The limitation on deposits in Maine is $2000, and in Massachusetts the largest amount on deposit permitted to any one account is $1600. In no other State except New York is there any limitation placed upon the amount of deposits. In one savings-bank in Rhode Island there is one deposit amounting to $169,000, which, however, constitutes a fund intended for philanthropic purposes.
DIVIDENDS AND TAXATION.
The limit of dividends allowed in the State of Maine is 5 per cent.; in Vermont, 4½ per cent.; in Massachusetts, 5 per cent., and in the others there is no limit set up. The annual dividends paid in the year 1894 averaged, in Maine, 3.86 per cent.; in New Hampshire, 3.51 per cent.; in Vermont, 3.95 per cent.; in Massachusetts, 4.06 per cent.; in Rhode Island, 4 per cent.; in Connecticut, 3.86 per cent.; in New York, 3.53 per cent., and in New Jersey, 2.86 per cent.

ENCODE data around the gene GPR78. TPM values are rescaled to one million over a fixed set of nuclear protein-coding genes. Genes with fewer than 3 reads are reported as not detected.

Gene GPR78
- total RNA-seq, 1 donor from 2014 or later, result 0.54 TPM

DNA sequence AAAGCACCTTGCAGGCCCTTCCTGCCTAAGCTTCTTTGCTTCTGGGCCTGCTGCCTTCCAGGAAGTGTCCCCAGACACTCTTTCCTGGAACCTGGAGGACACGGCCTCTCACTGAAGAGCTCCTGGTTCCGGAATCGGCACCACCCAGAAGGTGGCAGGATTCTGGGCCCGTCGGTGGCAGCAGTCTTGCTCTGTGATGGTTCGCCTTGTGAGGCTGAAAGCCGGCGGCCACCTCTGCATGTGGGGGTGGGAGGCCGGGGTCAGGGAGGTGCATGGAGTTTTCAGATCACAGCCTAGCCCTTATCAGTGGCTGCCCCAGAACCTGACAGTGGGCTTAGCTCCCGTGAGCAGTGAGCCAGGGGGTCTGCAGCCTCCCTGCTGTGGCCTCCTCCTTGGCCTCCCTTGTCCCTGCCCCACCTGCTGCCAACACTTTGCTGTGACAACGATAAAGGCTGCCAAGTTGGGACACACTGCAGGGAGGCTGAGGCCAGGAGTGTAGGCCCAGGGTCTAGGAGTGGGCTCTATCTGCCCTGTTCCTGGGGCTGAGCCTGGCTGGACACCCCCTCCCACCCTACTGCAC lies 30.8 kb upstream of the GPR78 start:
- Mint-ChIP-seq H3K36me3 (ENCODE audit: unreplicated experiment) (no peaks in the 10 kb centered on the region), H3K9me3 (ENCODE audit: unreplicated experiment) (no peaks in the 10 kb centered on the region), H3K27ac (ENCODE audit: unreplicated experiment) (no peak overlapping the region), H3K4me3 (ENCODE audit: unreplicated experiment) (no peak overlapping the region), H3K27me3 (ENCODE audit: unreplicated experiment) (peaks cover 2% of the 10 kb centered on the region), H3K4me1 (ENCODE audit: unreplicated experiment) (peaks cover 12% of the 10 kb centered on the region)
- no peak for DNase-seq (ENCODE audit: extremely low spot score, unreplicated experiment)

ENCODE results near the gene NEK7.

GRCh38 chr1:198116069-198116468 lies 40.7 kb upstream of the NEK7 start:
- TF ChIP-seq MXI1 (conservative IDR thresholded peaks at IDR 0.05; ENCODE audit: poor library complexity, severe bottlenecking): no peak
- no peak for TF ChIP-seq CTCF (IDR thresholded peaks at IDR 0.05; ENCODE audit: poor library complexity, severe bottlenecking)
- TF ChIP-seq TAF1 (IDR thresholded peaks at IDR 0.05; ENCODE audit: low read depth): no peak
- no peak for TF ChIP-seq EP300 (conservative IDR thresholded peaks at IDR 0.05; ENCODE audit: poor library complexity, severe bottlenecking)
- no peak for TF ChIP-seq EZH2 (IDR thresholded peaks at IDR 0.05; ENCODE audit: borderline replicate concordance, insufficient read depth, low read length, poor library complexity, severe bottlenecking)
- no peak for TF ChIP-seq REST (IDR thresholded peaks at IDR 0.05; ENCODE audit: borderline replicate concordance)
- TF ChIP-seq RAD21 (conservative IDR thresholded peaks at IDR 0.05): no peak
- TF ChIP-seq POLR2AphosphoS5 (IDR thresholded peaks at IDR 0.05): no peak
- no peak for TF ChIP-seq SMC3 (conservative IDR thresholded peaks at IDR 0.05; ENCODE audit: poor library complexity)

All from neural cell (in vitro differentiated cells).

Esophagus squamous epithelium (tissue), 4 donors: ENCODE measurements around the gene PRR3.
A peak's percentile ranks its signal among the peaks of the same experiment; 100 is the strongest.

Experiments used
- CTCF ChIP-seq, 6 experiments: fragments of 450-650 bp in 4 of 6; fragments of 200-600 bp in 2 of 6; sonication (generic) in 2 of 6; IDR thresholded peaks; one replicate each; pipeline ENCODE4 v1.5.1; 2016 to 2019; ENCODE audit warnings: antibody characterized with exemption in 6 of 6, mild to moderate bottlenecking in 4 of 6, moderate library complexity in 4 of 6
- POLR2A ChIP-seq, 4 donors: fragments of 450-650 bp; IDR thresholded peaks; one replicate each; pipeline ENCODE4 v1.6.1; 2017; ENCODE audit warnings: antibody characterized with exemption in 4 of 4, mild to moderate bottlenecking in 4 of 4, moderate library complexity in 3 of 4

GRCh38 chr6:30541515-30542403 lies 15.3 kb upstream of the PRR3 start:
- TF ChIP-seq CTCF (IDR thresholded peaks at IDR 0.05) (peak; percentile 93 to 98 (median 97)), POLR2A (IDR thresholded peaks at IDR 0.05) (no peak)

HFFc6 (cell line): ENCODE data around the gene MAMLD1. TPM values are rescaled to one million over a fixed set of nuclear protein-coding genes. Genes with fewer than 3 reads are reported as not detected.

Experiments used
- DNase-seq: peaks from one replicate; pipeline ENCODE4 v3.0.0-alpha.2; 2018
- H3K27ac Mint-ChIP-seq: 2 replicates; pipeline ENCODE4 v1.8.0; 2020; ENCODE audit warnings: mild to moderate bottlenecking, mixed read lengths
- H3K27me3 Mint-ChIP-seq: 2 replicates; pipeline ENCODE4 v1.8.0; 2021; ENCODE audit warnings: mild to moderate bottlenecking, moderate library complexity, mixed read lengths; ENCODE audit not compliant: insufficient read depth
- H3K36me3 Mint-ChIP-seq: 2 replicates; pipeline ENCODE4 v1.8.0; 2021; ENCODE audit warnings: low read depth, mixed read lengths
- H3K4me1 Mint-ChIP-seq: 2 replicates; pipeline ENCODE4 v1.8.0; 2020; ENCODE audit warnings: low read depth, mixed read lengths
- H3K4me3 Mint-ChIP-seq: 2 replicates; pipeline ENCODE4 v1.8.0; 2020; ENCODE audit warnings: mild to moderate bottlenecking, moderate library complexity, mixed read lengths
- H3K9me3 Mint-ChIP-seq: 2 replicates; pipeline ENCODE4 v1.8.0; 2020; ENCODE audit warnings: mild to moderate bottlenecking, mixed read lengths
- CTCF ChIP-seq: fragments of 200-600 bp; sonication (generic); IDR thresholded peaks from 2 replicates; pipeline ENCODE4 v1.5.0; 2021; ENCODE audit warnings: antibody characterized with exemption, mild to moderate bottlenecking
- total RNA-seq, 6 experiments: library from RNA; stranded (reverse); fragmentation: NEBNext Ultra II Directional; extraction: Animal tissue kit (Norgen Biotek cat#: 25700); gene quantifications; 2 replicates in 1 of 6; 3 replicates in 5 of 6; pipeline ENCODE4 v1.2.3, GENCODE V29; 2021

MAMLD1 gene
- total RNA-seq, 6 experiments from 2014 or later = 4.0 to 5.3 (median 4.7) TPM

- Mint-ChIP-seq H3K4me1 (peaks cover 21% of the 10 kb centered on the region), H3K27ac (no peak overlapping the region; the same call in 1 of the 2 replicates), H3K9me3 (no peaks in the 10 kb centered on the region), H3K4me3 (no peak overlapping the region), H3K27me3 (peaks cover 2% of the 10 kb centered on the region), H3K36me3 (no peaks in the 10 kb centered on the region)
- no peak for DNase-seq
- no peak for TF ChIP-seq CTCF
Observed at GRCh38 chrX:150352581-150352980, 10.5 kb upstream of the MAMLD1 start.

Deposits in savings-banks are taxed, in Maine, seven-eighths of one per cent.; New Hampshire, one per cent.; Vermont, three-fourths of one per cent.; Massachusetts, one-fourth of one per cent.; Rhode Island, one-fourth of one per cent.; Connecticut, one-fourth of one per cent., and in the other States deposits are untaxed.
In Massachusetts the laws really forbid deposits above $1000, but allow interest to accumulate to the amount of $600 additional, making a total of $1600, the largest possible amount held in one account.
The official reports for 1894 show that the number of savings-banks in eleven Eastern and Middle States was 626, and the number of depositors 4,296,133. The average to each depositor was $367.39; the total amount of deposits was $1,578,352,728.00; and the total assets were $1,733,227,013.00; showing the surplus of assets over liabilities, $149,073,165.00.
The following statement of number of depositors and amount of deposits in the Eastern and Middle States and Ohio is compiled from the latest official reports for 1894:
The following statement of number of depositors and amount of deposits in the United States in 1894 and 1895, respectively, is taken from the Statistical Abstract issued by the Treasury Bureau of Statistics:†
SPECIAL FORMS OF SAVINGS FUNDS.